Myth Busting on Biometric Authentication

Biometric authentication is seeing rapid growth as the technology protects consumers with real time security, but without compromising their user experience.

In the financial sector, where the majority of interactions are high value, biometrics such as fingerprints and facial recognition have become essential as a means of preventing fraud. Juniper Research expects that biometrics will be used for more than 18 billion transactions by 2021, representing an annual growth rate of 84% compared to 2016.

With the COVID-19 pandemic accelerating digital banking adoption due to global lockdown restrictions, biometric authentication is set to take center stage as a means of securing customers and verifying identity.

However, misconceptions around the security of these technologies, as well as how they can be integrated into existing processes, could present a barrier to overall adoption by both banks and consumers alike. Here, we’ll debunk five of the most common myths and demonstrate the reality of how biometrics can keep us more secure.

Myth: Facial and fingerprint recognition are easily fooled by a static fingerprint or photo

Reality: Today’s sophisticated biometric authentication systems include both active and passive liveness detection capabilities that can identify whether the presented biometric trait is from a live human, or a digital or manufactured representation, such as a photo or 3D-printed model.

Active liveness detection requires a user to blink or turn their head, whereas passive liveness detection runs behind the scenes to detect signs that what’s being presented isn’t from a live person, such as cutouts in a 3D-printed mask, paper or digital screens.

Because active liveness detection methods are more visible, they can be easier for an attacker to study and circumvent. Passive liveness detection, however, is faster and less intrusive and includes more advanced techniques for identifying spoof attacks -- making it the better choice in most modern deployments.

Myth: Biometric authentication provides a lower level of trust than login credentials

Reality: Biometric authentication with liveness detection and anti-spoofing technology offers additional trust because the fingerprint, face, or other biometric is presented live and connected to the in-the-flesh individual.

Furthermore, unlike credential-based methods such as passwords, PINs and personally identifiable information (PII) which can be leaked, stolen and sold on the dark web, biometrics cannot easily be shared, providing a greater level of trust.

Regarding remote/cloud access use cases, Gartner projects increasing adoption of third-party face, voice and other modes in these use cases, especially in support of access from mobile devices, as third-party methods offer higher trust and accountability than device-native methods.

Myth: Biometric authentication is an invasion of privacy

Reality: The type of facial comparison and recognition technologies used for remote/mobile authentication are opt-in use cases, where a consumer willingly enrolls in the system to allow easy account login or add an additional layer of security. This is very different from facial recognition technologies reported in the news, where the technology has been used in public spaces without people giving consent to being monitored.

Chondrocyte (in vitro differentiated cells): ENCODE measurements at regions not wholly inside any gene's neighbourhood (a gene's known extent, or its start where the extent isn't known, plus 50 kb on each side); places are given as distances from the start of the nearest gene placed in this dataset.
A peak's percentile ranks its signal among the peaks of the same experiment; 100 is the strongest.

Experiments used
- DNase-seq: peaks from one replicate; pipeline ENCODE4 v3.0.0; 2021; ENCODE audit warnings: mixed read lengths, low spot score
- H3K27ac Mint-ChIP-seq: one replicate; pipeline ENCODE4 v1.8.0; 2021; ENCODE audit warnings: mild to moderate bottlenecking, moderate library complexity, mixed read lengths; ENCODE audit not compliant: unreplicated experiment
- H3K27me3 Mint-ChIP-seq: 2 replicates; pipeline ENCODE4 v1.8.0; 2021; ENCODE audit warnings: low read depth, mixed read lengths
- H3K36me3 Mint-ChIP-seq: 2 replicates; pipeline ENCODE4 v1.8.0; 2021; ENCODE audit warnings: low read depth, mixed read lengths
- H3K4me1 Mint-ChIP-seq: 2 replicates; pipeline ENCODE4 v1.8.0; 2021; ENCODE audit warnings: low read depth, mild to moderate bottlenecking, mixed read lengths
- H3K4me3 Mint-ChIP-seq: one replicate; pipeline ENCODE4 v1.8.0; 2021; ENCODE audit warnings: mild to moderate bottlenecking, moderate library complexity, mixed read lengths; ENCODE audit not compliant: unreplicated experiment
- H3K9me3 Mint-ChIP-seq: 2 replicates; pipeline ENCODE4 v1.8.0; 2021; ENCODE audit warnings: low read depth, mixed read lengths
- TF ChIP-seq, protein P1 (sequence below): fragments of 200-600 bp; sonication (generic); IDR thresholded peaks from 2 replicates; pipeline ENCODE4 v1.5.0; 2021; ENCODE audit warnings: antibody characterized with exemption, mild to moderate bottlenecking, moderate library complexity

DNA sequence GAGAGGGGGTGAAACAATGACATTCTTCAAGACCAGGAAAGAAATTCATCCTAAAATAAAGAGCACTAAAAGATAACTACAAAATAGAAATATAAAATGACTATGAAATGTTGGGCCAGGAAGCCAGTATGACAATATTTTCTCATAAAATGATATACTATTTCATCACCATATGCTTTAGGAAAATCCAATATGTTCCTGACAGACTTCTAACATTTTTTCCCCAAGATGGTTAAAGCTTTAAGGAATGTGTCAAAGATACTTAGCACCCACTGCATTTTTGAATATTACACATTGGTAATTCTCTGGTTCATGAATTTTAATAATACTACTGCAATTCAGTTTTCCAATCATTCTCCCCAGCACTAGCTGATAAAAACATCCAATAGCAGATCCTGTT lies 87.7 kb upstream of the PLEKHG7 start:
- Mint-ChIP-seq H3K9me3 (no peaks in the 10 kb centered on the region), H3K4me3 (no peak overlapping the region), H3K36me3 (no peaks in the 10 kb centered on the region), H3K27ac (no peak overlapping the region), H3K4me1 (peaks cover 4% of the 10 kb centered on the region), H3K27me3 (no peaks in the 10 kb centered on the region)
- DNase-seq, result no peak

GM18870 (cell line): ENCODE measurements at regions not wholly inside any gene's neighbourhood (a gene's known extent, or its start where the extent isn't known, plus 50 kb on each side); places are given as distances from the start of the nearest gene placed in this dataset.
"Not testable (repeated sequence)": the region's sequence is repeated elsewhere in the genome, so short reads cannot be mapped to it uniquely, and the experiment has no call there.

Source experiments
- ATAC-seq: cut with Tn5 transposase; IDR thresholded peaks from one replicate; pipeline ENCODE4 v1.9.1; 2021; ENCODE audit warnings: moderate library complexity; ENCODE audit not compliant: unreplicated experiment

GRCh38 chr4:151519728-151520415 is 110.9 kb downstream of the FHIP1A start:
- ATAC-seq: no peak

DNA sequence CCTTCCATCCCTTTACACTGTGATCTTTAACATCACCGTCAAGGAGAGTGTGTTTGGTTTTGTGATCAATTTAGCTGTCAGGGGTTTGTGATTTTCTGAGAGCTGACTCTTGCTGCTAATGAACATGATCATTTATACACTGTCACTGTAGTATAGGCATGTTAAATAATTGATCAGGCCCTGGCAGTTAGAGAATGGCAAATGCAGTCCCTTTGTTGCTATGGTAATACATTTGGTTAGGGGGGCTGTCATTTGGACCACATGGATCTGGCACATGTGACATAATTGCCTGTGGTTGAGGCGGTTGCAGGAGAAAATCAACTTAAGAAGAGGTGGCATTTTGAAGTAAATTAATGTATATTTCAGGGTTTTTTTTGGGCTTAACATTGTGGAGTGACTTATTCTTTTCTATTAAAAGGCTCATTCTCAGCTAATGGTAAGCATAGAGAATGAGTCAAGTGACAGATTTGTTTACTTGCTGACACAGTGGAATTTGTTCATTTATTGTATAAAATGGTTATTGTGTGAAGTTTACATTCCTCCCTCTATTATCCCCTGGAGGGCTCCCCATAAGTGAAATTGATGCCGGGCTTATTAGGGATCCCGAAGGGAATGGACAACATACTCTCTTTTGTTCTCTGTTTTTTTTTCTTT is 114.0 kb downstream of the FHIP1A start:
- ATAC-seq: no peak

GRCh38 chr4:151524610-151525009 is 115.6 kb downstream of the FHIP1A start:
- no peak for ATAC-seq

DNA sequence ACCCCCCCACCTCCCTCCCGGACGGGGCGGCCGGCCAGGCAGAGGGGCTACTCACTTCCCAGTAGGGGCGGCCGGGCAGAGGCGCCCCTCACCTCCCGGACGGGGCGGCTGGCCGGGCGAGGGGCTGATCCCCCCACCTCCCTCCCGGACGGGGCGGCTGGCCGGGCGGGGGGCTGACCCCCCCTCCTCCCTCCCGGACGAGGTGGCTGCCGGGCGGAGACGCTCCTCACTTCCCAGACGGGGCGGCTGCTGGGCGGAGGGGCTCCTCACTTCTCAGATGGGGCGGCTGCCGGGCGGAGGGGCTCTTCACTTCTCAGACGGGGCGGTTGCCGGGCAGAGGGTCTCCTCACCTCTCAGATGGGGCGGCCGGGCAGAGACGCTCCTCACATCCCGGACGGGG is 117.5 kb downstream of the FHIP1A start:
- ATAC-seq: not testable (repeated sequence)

More importantly, one-to-one facial recognition does not store raw photos for purposes of identification but rather creates a mathematical representation of the face. That representation is kept on file for comparison when the user logs in. That representation is typically encrypted and essentially useless to an attacker.

Myth: Biometrics aren’t practical over the long run because technologies like facial recognition or fingerprint scans won’t work as a person ages and their features change

Reality: Biometric markers like a person’s iris remains pretty stable over time, while a person’s face or voice may change slightly over time. With that said, the timespan over which significant changes to a person’s biometric markers will happen makes it a non-issue for most user authentication applications. Some biometric authentication solutions are dynamic and regularly update the consumer’s stored biometric template to map changes as they happen. Often, users can also register a second fingerprint in case the first fails. A layered approach to security with multiple authentication factors is always the best approach.

Myth: Biometrics are only applicable if the user is already known

Reality: Whereas biometric authentication uses an individual’s unique characteristics to confirm their identity, there are also other uses for biometrics that can help businesses strengthen security and fight fraud, such as behavioral biometrics. Behavioral biometrics analyze the user’s actions, measuring the way a user interacts with their device to continuously verify their identity. This can include measuring the user’s data input, capturing movement within a site or app, as well as their interaction with the device, such as finger pressure, swipe patterns and keystroke dynamics.

Behind the scenes, behavioral biometrics analyze the consumer’s interactions with the device in comparison to a previously developed user profile or “behavioral fingerprint.” In the case of an unknown user, like when someone applies for a new bank account, behavioral biometrics can compare the consumer’s behavior to what is typical for a wider population. In this way, behavioral biometrics can be used to evaluate the probability that a new applicant is performing the actions of a legitimate user.

The greater the similarity score, the less the organization has to worry about the user’s identity or intent. The lesser the similarity between a consumer’s behavior in comparison to similar populations justifies additional layers of risk and fraud detection.  

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